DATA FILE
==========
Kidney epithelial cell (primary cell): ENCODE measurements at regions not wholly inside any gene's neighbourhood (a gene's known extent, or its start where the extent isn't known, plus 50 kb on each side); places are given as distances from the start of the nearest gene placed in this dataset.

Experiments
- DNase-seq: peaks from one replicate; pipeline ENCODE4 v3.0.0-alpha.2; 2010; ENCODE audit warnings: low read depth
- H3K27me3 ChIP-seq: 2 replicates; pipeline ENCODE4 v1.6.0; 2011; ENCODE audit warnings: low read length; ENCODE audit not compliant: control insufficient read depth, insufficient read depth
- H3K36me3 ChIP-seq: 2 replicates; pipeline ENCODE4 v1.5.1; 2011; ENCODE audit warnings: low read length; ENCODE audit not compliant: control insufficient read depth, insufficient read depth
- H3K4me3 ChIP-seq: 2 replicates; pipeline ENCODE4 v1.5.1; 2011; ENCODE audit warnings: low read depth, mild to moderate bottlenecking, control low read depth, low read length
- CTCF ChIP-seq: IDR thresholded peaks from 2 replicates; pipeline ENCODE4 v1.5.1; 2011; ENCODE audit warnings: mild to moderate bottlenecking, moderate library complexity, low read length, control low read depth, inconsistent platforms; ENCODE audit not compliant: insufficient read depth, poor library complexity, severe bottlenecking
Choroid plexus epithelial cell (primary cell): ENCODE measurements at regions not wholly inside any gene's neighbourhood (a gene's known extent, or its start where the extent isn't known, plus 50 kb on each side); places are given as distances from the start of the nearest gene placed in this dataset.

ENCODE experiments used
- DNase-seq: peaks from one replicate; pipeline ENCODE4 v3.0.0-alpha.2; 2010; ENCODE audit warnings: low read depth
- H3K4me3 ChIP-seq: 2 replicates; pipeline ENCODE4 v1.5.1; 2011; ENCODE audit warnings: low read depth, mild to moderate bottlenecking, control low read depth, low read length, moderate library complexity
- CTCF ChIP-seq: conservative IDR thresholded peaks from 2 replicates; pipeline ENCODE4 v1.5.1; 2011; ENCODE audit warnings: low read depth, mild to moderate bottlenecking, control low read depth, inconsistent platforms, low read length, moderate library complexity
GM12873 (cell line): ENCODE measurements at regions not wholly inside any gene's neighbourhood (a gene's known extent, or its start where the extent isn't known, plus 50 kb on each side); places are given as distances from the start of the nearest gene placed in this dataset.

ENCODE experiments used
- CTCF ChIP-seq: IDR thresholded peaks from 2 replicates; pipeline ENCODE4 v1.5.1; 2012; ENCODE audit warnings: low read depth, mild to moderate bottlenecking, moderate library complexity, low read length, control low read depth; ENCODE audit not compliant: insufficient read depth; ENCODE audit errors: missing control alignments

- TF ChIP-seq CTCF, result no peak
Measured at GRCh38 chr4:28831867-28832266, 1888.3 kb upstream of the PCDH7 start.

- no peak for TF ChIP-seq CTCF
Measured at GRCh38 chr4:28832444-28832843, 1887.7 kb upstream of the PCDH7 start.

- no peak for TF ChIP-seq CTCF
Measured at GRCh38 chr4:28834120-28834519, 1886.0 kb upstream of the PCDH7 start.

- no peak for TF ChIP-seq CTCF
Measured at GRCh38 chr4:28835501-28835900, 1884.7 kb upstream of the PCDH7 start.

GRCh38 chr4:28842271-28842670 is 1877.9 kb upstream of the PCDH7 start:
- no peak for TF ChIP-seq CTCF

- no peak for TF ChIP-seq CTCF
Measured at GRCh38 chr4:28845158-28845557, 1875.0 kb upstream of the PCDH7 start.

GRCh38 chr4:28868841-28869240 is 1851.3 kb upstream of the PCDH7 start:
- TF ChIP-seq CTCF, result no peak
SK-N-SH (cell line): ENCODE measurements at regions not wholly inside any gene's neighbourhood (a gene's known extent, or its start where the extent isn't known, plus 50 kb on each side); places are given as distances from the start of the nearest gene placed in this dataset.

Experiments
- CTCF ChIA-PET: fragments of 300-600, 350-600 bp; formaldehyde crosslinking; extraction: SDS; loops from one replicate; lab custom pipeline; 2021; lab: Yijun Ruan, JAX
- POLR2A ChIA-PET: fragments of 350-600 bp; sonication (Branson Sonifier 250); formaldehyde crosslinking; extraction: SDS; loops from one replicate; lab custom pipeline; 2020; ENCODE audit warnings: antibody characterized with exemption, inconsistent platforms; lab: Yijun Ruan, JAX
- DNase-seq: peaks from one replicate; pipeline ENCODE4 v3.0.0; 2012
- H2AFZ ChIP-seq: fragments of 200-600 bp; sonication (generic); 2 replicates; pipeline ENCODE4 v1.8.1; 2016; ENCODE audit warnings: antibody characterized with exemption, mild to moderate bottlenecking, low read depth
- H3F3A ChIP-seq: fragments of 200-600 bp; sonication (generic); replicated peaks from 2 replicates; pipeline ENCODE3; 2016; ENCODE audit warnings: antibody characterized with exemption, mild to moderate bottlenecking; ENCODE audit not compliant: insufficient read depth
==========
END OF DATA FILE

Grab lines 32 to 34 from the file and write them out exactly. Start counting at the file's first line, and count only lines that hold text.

- CTCF ChIA-PET: fragments of 300-600, 350-600 bp; formaldehyde crosslinking; extraction: SDS; loops from one replicate; lab custom pipeline; 2021; lab: Yijun Ruan, JAX
- POLR2A ChIA-PET: fragments of 350-600 bp; sonication (Branson Sonifier 250); formaldehyde crosslinking; extraction: SDS; loops from one replicate; lab custom pipeline; 2020; ENCODE audit warnings: antibody characterized with exemption, inconsistent platforms; lab: Yijun Ruan, JAX
- DNase-seq: peaks from one replicate; pipeline ENCODE4 v3.0.0; 2012